More than a year later, the COPA investigation remains open.

RELAED: Newly Released Emails Show Mayor, Staff Discussing ‘Pretty Bad’ Anjanette Young Police Raid In 2019

The wrongful raid on Young’s home occurred in February 2019. Young filed a Freedom of Information Act request Nov. 1, 2019 seeking police video of the incident.

Young’s request was eventually denied, and she was only given the videos after filing a federal lawsuit against the city. She later withdrew the lawsuit.

The now-released videos from the raid show officers bursting into Young’s home as she prepared for bed. She was unable to put on clothes or answer the door before officers barreled through.

The officers searched Young’s home as she was left naked and handcuffed. Young, visibly distressed in the video, told the officers she lives alone and they had the wrong home.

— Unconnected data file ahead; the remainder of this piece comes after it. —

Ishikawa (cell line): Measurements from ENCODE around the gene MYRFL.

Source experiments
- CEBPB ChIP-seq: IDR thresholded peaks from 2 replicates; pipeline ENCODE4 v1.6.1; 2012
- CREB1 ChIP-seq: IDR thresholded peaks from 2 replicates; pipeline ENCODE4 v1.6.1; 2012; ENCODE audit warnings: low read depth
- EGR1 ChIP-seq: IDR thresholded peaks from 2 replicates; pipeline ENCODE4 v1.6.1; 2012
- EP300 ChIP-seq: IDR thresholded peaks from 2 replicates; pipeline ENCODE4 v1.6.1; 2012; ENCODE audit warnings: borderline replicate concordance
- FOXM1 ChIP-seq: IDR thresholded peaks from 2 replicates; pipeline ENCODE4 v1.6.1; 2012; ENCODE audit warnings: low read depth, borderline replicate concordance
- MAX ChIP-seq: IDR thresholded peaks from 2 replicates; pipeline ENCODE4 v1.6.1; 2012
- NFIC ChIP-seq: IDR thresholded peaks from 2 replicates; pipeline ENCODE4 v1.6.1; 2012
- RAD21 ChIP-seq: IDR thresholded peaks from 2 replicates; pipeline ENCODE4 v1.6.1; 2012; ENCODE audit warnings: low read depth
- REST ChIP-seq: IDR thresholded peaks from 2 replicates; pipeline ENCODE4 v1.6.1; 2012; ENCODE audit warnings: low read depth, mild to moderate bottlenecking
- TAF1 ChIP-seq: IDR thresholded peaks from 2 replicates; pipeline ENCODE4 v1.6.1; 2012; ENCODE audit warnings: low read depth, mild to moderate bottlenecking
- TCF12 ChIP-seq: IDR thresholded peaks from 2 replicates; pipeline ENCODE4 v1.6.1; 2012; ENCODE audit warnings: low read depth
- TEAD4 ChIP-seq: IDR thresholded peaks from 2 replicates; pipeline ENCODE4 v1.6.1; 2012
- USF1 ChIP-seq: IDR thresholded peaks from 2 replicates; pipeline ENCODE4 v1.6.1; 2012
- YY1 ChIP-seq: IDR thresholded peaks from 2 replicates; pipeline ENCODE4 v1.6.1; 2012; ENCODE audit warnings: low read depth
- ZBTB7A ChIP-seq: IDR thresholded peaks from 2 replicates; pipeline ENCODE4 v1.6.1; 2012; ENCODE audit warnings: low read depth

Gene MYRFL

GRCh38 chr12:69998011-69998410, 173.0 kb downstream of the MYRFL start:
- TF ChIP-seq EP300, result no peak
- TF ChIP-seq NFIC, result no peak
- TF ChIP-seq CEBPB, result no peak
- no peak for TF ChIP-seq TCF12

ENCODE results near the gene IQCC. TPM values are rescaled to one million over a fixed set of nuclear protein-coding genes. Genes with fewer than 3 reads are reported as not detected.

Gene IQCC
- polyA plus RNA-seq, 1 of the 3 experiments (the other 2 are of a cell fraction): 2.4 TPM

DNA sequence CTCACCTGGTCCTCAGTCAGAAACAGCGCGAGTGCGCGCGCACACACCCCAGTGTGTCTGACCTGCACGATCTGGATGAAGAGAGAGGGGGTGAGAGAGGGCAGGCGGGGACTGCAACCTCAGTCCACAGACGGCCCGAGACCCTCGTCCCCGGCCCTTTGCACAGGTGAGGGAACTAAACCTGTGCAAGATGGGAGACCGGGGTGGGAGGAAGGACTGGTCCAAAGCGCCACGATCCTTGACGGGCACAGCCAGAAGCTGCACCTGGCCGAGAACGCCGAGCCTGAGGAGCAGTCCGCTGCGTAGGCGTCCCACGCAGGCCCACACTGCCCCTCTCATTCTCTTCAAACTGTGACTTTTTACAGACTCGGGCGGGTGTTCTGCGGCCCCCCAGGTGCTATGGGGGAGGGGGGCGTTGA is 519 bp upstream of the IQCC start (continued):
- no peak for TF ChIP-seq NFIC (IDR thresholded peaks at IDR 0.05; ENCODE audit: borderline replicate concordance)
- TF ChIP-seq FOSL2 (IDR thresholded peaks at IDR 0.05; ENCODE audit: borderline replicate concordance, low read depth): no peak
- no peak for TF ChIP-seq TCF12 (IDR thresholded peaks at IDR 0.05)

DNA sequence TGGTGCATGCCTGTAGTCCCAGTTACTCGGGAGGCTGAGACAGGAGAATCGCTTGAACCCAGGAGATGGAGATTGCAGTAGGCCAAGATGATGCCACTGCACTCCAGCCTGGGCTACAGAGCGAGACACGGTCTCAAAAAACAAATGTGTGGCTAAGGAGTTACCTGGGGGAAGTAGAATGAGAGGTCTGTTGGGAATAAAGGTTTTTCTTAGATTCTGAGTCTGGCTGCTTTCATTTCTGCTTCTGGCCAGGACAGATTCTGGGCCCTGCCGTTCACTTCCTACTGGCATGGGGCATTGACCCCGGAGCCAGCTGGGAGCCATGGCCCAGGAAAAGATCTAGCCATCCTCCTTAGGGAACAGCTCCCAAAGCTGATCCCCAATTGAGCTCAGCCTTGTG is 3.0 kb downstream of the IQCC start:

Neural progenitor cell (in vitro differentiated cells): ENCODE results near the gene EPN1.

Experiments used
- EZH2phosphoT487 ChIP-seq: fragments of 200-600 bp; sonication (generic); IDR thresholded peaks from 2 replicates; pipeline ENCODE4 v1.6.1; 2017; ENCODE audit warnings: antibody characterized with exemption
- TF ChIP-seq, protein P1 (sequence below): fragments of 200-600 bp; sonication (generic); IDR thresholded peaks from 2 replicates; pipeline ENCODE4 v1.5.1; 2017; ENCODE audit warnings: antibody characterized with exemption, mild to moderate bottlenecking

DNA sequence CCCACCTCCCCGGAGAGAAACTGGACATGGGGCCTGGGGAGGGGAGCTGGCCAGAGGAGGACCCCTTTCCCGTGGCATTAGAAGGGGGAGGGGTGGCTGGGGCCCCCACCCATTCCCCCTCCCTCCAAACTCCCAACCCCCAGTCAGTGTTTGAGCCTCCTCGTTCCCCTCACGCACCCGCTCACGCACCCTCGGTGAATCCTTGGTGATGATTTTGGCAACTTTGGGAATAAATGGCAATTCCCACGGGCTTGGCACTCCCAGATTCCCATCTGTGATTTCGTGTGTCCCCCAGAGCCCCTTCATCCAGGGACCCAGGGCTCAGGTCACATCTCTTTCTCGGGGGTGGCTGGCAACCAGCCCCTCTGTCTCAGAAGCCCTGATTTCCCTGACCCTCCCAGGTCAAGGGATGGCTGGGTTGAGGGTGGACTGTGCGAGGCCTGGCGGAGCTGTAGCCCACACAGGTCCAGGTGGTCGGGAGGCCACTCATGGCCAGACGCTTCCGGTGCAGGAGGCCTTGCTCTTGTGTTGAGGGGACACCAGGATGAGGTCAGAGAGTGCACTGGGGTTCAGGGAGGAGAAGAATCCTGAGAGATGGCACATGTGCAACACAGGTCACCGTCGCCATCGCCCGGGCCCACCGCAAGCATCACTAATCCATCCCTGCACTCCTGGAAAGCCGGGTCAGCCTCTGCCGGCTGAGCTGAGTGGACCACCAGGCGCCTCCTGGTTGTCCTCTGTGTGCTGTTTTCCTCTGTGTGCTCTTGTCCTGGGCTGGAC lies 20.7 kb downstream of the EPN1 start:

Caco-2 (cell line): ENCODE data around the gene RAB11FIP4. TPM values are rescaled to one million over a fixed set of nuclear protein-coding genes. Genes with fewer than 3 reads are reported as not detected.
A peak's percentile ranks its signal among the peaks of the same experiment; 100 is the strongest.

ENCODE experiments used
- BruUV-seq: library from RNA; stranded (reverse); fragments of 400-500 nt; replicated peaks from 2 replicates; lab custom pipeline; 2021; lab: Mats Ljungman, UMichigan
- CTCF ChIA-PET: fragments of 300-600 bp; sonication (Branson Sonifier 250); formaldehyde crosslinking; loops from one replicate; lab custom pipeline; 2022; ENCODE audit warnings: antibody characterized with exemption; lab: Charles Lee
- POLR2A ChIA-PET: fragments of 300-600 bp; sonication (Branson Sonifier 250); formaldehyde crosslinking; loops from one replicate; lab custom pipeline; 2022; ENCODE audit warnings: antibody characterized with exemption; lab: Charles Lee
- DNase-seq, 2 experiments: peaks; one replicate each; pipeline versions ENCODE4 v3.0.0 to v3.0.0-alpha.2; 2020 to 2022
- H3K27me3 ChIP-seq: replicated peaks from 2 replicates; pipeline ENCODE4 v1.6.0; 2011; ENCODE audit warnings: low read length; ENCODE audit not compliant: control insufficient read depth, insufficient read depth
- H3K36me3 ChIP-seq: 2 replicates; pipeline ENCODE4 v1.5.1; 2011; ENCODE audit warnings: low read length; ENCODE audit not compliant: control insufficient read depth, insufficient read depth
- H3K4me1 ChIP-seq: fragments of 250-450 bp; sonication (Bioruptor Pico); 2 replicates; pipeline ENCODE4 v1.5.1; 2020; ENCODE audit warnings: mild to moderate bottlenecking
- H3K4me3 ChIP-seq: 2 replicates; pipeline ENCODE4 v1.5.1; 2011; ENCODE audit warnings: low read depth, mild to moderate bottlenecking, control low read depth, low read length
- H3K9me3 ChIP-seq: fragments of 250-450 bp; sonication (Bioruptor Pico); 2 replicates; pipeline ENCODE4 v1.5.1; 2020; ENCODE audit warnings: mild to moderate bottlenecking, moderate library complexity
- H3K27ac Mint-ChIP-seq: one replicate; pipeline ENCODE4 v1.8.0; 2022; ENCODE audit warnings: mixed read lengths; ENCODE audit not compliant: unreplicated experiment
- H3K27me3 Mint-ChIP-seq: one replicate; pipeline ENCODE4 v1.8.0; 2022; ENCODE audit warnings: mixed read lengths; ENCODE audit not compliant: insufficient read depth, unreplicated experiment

The emails shows how on Nov. 11, 2019 — the same day Lightfoot was alerted to the raid in an email — city officials in the Mayor’s Office, Police Department and Law Department were scrambling to respond to Young’s request and preparing for an upcoming report by CBS2 that would highlight the wrongful raid.

A separate request for videos from CBS2 had already been denied, but then-Deputy Press Secretary Patrick Mullane emailed other city officials the station “would likely still receive the footage from [Young] and include it in their story for tomorrow night.”

The emails also show how Susan Lee, then the deputy mayor for public safety, forwarded Lightfoot a detailed description of the incident and said the videos could be released to Young the following day.